Ruby: A Novel by Cynthia Bond
New York. Hogarth. 2014. ISBN 9780804139090
Ruby is a cluster of arresting stories and savory exchanges among the black inhabitants of a town named Liberty in East Texas. The stories create a continuing sense of the community in which the central characters painfully live and breathe.
Ephram Jennings and Ruby Bell meet as children and are linked together by complimentary dolls made for them by a local medicine woman. Ephram, at forty-two, is a man-child. His development was arrested at the age of eight when his mother was institutionalized and his older sister, Celia, became his mother. Nonetheless, he feels drawn to Ruby when she returns from New York City and begins acting strangely. From her perspective, the souls of dead children—many the victims of racism and child abuse—seek shelter in her, to protect them from the devilish force that comes in the night.
Both are tolerated by the community, the man-child and the local crazy lady, until they outrage folks by living together. Celia, who has taken a high position in the church, is particularly active in orchestrating the pressure to get her brother back and to put Ruby in her place.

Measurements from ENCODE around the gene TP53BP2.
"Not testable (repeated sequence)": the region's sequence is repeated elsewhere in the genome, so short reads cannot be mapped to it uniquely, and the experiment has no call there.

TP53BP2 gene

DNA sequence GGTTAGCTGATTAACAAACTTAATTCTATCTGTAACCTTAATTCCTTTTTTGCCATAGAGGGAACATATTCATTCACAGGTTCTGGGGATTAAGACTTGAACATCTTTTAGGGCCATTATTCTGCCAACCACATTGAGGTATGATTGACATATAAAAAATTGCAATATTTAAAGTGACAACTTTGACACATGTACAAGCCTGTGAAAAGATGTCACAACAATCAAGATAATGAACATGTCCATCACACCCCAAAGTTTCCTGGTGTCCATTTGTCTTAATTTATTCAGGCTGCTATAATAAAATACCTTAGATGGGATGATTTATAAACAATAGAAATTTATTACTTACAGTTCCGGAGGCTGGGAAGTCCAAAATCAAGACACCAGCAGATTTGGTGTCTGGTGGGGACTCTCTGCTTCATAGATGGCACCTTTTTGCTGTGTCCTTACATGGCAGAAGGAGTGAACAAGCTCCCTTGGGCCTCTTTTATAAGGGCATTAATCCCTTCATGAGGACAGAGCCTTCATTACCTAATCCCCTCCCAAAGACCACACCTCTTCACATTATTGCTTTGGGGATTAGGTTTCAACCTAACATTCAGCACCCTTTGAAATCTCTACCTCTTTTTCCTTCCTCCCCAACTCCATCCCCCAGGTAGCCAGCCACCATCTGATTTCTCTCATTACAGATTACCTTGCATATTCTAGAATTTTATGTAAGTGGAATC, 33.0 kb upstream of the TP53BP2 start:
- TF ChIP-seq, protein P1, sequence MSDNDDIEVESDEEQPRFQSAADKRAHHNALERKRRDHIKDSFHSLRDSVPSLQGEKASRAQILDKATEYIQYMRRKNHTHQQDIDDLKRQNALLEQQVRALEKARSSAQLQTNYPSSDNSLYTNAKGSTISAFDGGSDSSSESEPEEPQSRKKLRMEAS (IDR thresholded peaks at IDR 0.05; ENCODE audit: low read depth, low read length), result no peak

The irony is palpable: church folks lining up against a man who seeks to redeem a haunted woman, due in part to the abuse she suffered as a young girl; folks opposing a couple who are shaping a quietly decent life for themselves.
Bond is at her best in expressing how her characters talk and think. I was particularly struck by her sensitivity to the folk beliefs and perceived forces of the land—the sort of thing difficult for most readers to accept. Ruby adds the consciousness of sophisticated reactions to her situation by her New York friends. Ruby realizes that Ephram simply could not be accepted by the folks she knew there. But seeing him through the eyes of Ruby, readers may empathize with him more than if he were standing in front of them.
Bond’s sympathies do not extend to the well-meaning church ladies, with their proprieties, self-consciousness, hypocrisies, and sheepish conformity. She certainly understands how they think and behave as they try to keep their own on the paths of righteousness. But to vest the folk–spirit world with respect while gleefully satirizing the church that holds the community together is a bit jarring.
Nonetheless, the novel flows with an oral style, carrying the reader past questions of tone and even motivation and into the life of a small community of blacks in Texas. There is sympathy to be gained, and even some grains of hope.
W. M. Hagen
Oklahoma Baptist University